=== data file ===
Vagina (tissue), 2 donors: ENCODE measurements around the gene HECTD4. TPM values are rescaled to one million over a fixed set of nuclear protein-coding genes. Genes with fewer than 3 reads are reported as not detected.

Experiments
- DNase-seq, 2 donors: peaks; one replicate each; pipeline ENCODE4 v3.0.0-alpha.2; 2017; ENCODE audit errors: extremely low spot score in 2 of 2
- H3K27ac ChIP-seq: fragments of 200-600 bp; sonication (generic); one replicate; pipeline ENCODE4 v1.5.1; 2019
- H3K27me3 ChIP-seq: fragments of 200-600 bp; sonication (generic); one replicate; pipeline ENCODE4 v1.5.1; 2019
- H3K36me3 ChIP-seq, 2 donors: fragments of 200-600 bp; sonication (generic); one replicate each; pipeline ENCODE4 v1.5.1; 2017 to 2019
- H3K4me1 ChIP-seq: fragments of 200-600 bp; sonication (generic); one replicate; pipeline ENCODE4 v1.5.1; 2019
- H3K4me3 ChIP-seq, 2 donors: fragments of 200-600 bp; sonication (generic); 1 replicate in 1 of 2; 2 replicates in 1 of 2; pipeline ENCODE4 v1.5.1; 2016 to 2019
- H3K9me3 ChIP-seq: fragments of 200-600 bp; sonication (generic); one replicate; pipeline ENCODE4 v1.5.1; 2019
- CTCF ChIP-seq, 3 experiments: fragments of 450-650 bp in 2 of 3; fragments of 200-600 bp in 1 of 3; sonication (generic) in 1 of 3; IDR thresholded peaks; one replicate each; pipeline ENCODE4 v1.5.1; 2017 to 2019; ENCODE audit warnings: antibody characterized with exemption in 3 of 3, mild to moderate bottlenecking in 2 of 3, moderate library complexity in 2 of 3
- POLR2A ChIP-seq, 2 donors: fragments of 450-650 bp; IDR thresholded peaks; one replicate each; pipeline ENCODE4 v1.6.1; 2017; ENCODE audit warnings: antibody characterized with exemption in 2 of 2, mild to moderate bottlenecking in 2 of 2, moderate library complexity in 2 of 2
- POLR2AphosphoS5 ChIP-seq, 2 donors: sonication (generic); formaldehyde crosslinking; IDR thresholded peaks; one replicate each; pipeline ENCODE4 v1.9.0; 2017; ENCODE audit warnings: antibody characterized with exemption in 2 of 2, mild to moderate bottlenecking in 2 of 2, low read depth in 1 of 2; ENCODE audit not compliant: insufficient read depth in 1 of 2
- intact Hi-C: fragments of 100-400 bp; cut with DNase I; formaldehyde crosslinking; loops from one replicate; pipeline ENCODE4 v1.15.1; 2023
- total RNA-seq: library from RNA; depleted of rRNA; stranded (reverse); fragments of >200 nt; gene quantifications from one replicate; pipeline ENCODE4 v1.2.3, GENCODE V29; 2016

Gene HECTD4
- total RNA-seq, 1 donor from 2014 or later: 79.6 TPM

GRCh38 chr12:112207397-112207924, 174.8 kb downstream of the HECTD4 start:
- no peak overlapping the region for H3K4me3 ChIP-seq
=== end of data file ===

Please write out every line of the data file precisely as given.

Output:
Vagina (tissue), 2 donors: ENCODE measurements around the gene HECTD4. TPM values are rescaled to one million over a fixed set of nuclear protein-coding genes. Genes with fewer than 3 reads are reported as not detected.

Experiments
- DNase-seq, 2 donors: peaks; one replicate each; pipeline ENCODE4 v3.0.0-alpha.2; 2017; ENCODE audit errors: extremely low spot score in 2 of 2
- H3K27ac ChIP-seq: fragments of 200-600 bp; sonication (generic); one replicate; pipeline ENCODE4 v1.5.1; 2019
- H3K27me3 ChIP-seq: fragments of 200-600 bp; sonication (generic); one replicate; pipeline ENCODE4 v1.5.1; 2019
- H3K36me3 ChIP-seq, 2 donors: fragments of 200-600 bp; sonication (generic); one replicate each; pipeline ENCODE4 v1.5.1; 2017 to 2019
- H3K4me1 ChIP-seq: fragments of 200-600 bp; sonication (generic); one replicate; pipeline ENCODE4 v1.5.1; 2019
- H3K4me3 ChIP-seq, 2 donors: fragments of 200-600 bp; sonication (generic); 1 replicate in 1 of 2; 2 replicates in 1 of 2; pipeline ENCODE4 v1.5.1; 2016 to 2019
- H3K9me3 ChIP-seq: fragments of 200-600 bp; sonication (generic); one replicate; pipeline ENCODE4 v1.5.1; 2019
- CTCF ChIP-seq, 3 experiments: fragments of 450-650 bp in 2 of 3; fragments of 200-600 bp in 1 of 3; sonication (generic) in 1 of 3; IDR thresholded peaks; one replicate each; pipeline ENCODE4 v1.5.1; 2017 to 2019; ENCODE audit warnings: antibody characterized with exemption in 3 of 3, mild to moderate bottlenecking in 2 of 3, moderate library complexity in 2 of 3
- POLR2A ChIP-seq, 2 donors: fragments of 450-650 bp; IDR thresholded peaks; one replicate each; pipeline ENCODE4 v1.6.1; 2017; ENCODE audit warnings: antibody characterized with exemption in 2 of 2, mild to moderate bottlenecking in 2 of 2, moderate library complexity in 2 of 2
- POLR2AphosphoS5 ChIP-seq, 2 donors: sonication (generic); formaldehyde crosslinking; IDR thresholded peaks; one replicate each; pipeline ENCODE4 v1.9.0; 2017; ENCODE audit warnings: antibody characterized with exemption in 2 of 2, mild to moderate bottlenecking in 2 of 2, low read depth in 1 of 2; ENCODE audit not compliant: insufficient read depth in 1 of 2
- intact Hi-C: fragments of 100-400 bp; cut with DNase I; formaldehyde crosslinking; loops from one replicate; pipeline ENCODE4 v1.15.1; 2023
- total RNA-seq: library from RNA; depleted of rRNA; stranded (reverse); fragments of >200 nt; gene quantifications from one replicate; pipeline ENCODE4 v1.2.3, GENCODE V29; 2016

Gene HECTD4
- total RNA-seq, 1 donor from 2014 or later: 79.6 TPM

GRCh38 chr12:112207397-112207924, 174.8 kb downstream of the HECTD4 start:
- no peak overlapping the region for H3K4me3 ChIP-seq